Euro-Area Inflation Downgrade Backs ECB's Ultra-Slow Exit
(Bloomberg) -- Investors primed for the European Central Bank’s next policy shift were given clear signals on Friday that any change is far from imminent.
An unexpected downward revision to euro-area inflation and a softening in labor costs came just hours after ECB chief economist Peter Praet opposed any early tweaking of the institution’s language on stimulus. He said policy makers have been surprised by an influx of new workers that could be suppressing wage and price pressures.
Investors are on guard for any decision by the ECB to end its bond-buying program and start the clock ticking on an interest-rate increase that could come around the middle of 2019. That would be the first tightening measure in President Mario Draghi’s eight-year presidency, which ends in October 2019 and has so far been dominated by crisis measures aimed at averting deflation and the breakup of the bloc.
“The message is that it’s going to be a very slow exit process,” said Nick Kounis, an economist at ABN Amro in Amsterdam. “Bringing net asset purchases to an end will be quite protracted and also rate hikes will be quite a long way off. It’s all going to be very slow because the recovery in inflation will be very slow.”
While the euro area is now undergoing its most-robust economic expansion in its near two-decade history, wages and prices are failing to follow suit. Friday’s inflation reading showed the rate at 1.1 percent in February, down from an earlier estimate of 1.2 percent. That’s the lowest since late 2016, and well below the ECB’s goal of just under 2 percent. The core rate, excluding volatile components such as food and energy, held at 1 percent.
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Separate figures showed labor costs, which include wages as well indirect benefits such as social insurance, slowed to 1.5 percent last quarter, the weakest since the start of 2017.
The euro weakened briefly on the data. It was up 0.1 percent at $1.2322 at 1:24 p.m. Frankfurt time.
What Our Economists Say ...“This lack of progress is likely to mean the ECB winds down its asset purchase program slowly. We don’t expect another significant step from policy makers in Frankfurt until June.”
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Draghi noted earlier this week that the degree of slack in the economy is uncertain, saying that policy makers therefore have to be more cautious in communicating the path of stimulus.
“I would not revise the guidance too early, because that could send wrong signals about the end of our net asset purchases,” Praet said in an interview with Reuters. “We are all surprised by the reaction of the labor market to better economic conditions. The increasing participation of women and older people is certainly making an impact.”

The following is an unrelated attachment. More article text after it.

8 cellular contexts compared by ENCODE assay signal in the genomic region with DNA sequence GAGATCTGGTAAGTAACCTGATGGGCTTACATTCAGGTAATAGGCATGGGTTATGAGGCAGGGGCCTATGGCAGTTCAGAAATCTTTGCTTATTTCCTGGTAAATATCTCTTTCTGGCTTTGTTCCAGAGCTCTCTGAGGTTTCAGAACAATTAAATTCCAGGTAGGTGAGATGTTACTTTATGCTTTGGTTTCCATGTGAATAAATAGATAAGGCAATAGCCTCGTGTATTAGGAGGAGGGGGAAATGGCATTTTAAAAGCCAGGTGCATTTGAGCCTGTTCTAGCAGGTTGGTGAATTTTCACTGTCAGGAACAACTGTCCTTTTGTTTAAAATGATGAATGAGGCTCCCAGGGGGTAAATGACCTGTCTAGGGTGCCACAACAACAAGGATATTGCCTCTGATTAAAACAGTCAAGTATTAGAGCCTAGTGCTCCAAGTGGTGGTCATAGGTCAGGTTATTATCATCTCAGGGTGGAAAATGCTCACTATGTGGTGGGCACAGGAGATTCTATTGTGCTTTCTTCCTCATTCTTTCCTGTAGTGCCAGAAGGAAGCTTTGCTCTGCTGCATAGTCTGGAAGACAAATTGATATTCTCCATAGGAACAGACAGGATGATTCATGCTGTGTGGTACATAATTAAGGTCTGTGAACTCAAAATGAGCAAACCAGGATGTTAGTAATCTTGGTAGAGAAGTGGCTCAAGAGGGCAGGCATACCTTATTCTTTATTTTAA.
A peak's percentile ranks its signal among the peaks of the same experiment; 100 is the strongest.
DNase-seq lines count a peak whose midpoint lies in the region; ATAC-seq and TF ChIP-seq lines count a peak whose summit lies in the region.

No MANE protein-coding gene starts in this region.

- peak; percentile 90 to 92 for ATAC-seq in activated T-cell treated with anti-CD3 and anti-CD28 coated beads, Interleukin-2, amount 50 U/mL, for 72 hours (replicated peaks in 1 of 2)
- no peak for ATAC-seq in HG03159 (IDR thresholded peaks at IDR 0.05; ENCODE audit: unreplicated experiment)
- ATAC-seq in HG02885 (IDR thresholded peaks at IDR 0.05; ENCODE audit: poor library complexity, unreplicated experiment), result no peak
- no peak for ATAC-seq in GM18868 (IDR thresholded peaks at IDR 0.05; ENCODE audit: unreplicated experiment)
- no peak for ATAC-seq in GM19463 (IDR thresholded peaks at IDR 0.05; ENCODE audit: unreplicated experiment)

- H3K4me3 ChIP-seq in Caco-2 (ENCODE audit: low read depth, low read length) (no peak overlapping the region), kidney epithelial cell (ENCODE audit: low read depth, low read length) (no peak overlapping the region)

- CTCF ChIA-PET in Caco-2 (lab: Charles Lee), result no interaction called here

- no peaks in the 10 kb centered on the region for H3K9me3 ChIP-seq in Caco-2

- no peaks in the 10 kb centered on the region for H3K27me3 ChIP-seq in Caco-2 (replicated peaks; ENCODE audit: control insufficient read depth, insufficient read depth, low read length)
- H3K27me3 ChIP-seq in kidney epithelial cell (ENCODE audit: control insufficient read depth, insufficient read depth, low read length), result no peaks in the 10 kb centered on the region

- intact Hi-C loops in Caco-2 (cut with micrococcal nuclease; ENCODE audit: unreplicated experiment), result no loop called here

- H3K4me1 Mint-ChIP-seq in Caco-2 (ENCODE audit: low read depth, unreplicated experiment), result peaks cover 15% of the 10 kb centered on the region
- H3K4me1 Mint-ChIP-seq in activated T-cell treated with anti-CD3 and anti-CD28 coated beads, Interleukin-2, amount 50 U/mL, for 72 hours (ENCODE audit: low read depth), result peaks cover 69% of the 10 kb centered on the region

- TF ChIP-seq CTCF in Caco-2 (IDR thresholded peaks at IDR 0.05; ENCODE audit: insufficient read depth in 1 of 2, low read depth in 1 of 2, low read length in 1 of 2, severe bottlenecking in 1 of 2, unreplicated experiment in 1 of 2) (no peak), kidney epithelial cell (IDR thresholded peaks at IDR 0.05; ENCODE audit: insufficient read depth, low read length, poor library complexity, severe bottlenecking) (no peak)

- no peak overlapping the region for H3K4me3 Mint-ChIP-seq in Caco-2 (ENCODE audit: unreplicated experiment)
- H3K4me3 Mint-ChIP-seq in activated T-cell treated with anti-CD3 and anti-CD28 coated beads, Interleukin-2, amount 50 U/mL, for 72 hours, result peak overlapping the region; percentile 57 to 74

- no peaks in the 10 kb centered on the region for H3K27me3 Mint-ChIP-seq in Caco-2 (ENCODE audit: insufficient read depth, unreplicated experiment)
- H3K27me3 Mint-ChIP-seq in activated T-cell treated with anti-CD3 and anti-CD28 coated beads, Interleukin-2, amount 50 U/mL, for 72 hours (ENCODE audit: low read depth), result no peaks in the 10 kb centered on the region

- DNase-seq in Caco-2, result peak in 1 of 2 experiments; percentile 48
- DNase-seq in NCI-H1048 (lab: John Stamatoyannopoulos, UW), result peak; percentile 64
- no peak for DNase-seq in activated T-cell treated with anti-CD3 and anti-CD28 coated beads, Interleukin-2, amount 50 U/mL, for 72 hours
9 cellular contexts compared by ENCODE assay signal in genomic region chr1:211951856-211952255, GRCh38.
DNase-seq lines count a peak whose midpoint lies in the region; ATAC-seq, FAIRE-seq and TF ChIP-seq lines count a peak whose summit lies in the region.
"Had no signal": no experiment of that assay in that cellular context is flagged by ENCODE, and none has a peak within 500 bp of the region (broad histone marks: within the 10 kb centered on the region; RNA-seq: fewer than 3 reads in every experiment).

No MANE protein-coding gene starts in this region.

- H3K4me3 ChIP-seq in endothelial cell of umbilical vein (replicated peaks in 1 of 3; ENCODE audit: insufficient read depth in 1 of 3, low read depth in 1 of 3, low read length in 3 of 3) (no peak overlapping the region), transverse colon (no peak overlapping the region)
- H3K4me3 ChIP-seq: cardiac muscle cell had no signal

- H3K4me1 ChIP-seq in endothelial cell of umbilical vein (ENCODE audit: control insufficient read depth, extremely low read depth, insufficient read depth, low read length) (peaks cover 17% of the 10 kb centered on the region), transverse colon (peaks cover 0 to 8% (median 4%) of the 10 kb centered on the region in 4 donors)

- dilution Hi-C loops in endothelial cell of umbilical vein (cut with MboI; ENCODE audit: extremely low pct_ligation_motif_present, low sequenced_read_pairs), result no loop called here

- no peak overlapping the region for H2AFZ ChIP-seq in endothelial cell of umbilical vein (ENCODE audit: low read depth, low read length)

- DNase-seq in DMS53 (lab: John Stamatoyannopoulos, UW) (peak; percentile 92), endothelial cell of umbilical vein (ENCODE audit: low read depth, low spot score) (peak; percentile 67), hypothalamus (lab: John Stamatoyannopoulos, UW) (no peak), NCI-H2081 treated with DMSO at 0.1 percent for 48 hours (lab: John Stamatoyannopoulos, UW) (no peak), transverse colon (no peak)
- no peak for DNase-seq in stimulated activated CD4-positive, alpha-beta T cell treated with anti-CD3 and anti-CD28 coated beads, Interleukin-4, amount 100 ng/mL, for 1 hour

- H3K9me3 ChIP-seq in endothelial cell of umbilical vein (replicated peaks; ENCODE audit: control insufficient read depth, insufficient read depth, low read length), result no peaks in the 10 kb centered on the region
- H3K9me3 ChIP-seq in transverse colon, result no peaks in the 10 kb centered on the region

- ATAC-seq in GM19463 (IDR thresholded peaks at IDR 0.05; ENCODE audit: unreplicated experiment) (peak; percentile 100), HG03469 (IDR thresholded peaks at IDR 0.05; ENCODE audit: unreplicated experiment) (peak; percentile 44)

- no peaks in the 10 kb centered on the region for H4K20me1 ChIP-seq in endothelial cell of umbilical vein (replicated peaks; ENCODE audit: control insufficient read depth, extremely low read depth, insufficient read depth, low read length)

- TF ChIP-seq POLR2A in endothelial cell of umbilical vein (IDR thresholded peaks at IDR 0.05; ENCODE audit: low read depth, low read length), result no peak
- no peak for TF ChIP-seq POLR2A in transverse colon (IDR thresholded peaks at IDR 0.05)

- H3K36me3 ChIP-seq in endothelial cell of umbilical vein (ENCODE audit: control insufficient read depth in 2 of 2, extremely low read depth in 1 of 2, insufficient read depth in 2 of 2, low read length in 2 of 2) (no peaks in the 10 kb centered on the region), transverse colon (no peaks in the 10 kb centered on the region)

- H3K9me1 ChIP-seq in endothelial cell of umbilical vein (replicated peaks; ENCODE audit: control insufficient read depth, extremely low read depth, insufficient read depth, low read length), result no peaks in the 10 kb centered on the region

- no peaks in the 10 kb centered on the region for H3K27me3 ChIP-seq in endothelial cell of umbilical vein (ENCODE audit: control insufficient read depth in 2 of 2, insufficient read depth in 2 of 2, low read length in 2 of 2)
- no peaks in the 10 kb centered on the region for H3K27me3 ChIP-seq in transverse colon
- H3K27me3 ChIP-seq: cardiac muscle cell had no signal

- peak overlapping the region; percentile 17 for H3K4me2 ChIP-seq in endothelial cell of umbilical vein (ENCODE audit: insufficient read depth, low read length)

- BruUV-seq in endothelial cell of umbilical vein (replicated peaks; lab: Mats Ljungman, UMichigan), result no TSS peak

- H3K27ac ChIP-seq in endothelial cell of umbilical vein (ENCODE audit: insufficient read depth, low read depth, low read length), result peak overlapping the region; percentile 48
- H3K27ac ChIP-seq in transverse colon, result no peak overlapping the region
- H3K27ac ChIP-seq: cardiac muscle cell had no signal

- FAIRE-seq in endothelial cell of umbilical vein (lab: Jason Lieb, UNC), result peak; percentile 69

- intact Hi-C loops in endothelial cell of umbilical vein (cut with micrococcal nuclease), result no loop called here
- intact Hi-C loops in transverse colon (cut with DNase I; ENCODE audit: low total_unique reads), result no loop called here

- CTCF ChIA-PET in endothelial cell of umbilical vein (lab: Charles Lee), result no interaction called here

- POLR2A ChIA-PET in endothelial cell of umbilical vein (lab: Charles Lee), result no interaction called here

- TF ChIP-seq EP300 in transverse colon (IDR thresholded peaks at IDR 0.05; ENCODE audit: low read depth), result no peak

Even so, he acknowledged that investors don’t expect the bond-buying program to run much longer, and said the ECB will eventually need to address that by changing its language on interest rates.
The ECB started slowing its bond-buying program in April 2017, when it reduced monthly purchases to 60 billion euros ($74 billion) from 80 billion euros. The pace dropped to 30 billion euros at the start of this year, and buying is scheduled to run until at least September. The central bank will reinvest the proceeds of maturing debt, and expects to keep interest rates at record lows until “well past” the end of net purchases.
That progress contrasts with the U.S. Federal Reserve’s exit from its own emergency measures. It reduced buying from $85 billion in $10 billion steps over 10 months to October 2014, with the first rate increase coming in December 2015. The Fed is widely expected to raise rates again next week, the sixth increase since the end of quantitative easing.
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“The ECB seems to be pacing a more patient exit than the Fed did,” Paul Mortimer-Lee, chief markets economist at BNP Paribas, said in a note. “The ECB seems to be guided more by actual inflation, whereas the Fed seems driven more by growth and unemployment.”
Kounis said policy makers may be sending mixed signals on what it’ll take to pull the plug on purchases though. While Praet and Draghi have said they’re more confident that inflation will eventually return to target, they’re also trying to play up the amount of slack.
“They need to be a bit more careful with their messaging here,” Kounis said. “There is certainly some confusion about what they really need to see.”
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